This sidelining in itself is not problematic, provided one major point is kept in mind: the parachurch is not the church. It does not do what the church does, and it should not supplant the church in the minds and lives of those involved in its work. In other words, a self-conscious and strict circumscription of the parachurch is important. The parachurch exists purely and solely to serve the church in a subordinate and comparatively insignificant way. This is perhaps not such a danger when it comes to publishing houses and seminaries, but it is an ever-present danger for groups that offer services which come close to churchly functions, such as preaching services and the like.
Thus, I find it very disturbing when church leaders start to be known more as leaders of a particular parachurch group than as leaders in their churches. This serves to create a confusing image in the mind of the Christian public, whereby the boundary between church and parachurch is eroded, or, worse still, the parachurch is regarded as the place where the real action and excitement take place. This in turn consigns the church to an apparently less important role, and serves to relegate to the level of secondary or even tertiary importance the doctrinal elaboration and distinctives for which individual churches and denominations stand. The Christian public comes to regard these ecclesial distinctives as hindrances to the real work of the gospel—real work that, by inference, is done by the parachurch better than the church.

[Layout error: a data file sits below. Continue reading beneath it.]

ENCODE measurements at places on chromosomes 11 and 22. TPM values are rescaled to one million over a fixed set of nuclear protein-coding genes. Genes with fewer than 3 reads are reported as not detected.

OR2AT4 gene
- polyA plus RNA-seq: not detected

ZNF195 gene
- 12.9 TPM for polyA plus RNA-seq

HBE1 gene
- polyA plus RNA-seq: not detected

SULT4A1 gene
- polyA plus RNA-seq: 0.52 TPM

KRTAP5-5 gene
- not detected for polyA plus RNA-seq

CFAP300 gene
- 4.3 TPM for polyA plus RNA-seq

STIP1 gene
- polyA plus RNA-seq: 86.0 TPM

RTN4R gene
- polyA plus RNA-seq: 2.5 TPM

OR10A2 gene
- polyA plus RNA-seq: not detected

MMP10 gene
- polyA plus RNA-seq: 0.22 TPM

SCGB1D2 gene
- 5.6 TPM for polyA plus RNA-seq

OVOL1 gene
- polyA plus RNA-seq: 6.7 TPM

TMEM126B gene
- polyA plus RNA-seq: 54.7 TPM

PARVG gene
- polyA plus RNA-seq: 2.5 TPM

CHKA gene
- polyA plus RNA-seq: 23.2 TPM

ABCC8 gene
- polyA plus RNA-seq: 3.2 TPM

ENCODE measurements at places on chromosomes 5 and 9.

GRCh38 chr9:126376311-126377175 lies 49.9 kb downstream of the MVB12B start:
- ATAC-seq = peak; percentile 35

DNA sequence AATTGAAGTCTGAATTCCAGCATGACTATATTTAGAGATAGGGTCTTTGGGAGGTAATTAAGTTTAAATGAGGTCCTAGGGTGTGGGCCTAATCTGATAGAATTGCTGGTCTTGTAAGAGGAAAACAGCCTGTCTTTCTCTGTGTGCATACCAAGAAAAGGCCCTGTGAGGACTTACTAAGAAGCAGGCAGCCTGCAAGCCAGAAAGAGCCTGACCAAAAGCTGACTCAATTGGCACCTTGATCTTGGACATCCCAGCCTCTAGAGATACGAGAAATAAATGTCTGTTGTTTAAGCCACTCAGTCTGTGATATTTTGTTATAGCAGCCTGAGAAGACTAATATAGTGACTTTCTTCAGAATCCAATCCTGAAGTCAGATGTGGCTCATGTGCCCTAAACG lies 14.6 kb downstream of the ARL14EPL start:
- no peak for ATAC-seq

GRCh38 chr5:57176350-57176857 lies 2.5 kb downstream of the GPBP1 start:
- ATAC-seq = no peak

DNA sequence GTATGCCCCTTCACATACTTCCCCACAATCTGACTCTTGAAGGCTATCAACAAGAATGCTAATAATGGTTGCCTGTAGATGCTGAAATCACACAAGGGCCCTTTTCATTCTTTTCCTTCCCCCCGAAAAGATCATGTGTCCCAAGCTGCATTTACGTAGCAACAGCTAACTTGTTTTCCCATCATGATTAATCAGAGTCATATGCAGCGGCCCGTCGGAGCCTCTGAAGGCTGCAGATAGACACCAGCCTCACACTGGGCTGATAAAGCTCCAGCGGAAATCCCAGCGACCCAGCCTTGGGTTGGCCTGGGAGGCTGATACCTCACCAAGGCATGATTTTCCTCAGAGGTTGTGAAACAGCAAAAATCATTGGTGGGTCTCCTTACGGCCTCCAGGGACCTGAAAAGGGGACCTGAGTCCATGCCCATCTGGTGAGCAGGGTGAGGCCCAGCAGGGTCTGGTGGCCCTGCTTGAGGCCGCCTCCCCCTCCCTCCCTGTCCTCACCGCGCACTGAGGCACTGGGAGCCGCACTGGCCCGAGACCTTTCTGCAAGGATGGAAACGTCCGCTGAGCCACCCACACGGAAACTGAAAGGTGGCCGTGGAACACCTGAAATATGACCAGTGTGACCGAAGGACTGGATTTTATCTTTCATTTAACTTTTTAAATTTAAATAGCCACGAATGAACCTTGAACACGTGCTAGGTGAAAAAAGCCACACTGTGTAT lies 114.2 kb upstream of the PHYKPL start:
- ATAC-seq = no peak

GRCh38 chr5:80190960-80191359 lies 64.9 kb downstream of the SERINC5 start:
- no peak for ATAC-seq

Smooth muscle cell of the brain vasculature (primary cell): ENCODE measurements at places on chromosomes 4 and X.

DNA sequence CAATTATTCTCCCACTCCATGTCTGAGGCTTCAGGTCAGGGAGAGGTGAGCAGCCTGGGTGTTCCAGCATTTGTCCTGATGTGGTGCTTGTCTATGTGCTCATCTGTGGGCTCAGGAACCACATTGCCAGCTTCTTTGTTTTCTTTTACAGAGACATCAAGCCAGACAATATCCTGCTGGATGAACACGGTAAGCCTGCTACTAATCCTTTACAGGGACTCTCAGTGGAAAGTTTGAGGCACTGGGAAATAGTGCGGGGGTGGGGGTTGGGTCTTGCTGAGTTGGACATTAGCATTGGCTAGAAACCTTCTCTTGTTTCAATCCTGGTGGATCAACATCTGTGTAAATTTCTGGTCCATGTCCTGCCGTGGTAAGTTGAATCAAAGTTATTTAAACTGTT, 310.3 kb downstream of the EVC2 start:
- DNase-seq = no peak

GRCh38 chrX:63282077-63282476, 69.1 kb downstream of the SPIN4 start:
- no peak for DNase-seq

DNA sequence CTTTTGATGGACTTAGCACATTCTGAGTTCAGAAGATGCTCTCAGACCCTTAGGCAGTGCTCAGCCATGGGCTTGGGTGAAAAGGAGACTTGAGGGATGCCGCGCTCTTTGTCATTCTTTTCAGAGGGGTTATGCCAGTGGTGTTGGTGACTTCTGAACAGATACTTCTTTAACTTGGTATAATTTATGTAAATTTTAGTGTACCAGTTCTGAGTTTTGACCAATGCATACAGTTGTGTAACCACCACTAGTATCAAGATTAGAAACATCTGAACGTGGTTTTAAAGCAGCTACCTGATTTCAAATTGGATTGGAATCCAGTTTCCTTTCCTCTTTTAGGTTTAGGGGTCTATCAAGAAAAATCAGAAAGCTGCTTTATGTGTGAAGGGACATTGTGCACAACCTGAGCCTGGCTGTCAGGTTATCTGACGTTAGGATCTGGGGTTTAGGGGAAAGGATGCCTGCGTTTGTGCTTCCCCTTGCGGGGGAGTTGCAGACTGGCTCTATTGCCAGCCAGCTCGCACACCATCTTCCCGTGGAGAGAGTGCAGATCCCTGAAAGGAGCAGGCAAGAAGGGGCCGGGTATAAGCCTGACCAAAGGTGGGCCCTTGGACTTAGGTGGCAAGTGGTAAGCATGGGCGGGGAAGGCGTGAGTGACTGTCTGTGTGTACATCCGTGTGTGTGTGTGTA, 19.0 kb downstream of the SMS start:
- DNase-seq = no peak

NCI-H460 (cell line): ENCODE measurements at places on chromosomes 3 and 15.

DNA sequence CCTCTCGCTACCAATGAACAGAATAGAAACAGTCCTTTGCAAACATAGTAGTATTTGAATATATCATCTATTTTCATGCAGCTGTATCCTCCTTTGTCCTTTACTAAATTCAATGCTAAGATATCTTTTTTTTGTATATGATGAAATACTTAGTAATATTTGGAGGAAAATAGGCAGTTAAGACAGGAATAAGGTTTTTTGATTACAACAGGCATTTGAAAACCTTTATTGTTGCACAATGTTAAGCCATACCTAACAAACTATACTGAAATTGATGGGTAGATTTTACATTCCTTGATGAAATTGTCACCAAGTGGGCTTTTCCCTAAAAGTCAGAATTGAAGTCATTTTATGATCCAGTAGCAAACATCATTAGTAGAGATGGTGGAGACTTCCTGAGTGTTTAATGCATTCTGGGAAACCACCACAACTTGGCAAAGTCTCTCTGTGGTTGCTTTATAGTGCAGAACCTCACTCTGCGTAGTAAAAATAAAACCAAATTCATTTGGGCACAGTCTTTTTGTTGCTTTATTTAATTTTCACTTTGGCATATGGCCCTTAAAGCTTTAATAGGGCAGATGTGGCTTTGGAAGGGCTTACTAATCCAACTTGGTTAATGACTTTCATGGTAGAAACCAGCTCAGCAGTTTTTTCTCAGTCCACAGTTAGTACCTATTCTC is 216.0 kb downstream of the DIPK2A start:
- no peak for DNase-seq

Just as concerning, however, is the unstable doctrinal matrix that exists when a solid churchly heritage—doctrinal and ecclesiological—is removed from the picture. To take the first point, when certain doctrines are sidelined, problems are never far behind. Baptism is one example: the fact that Christians honestly disagree on this issue should not stop us enjoying fellowship and engaging in co-belligerence across the party lines; but neither should it lead us to believe that the issue is of minor importance. Anyone who thinks that baptism is a matter of indifference is simply not taking the Bible’s teaching seriously. Further, as soon as something like baptism is treated in this way, then all the doctrines which connect to it are displaced and somewhat weakened. Of course, the problem is only exacerbated when it’s an issue such as election or atonement which is pushed to the side.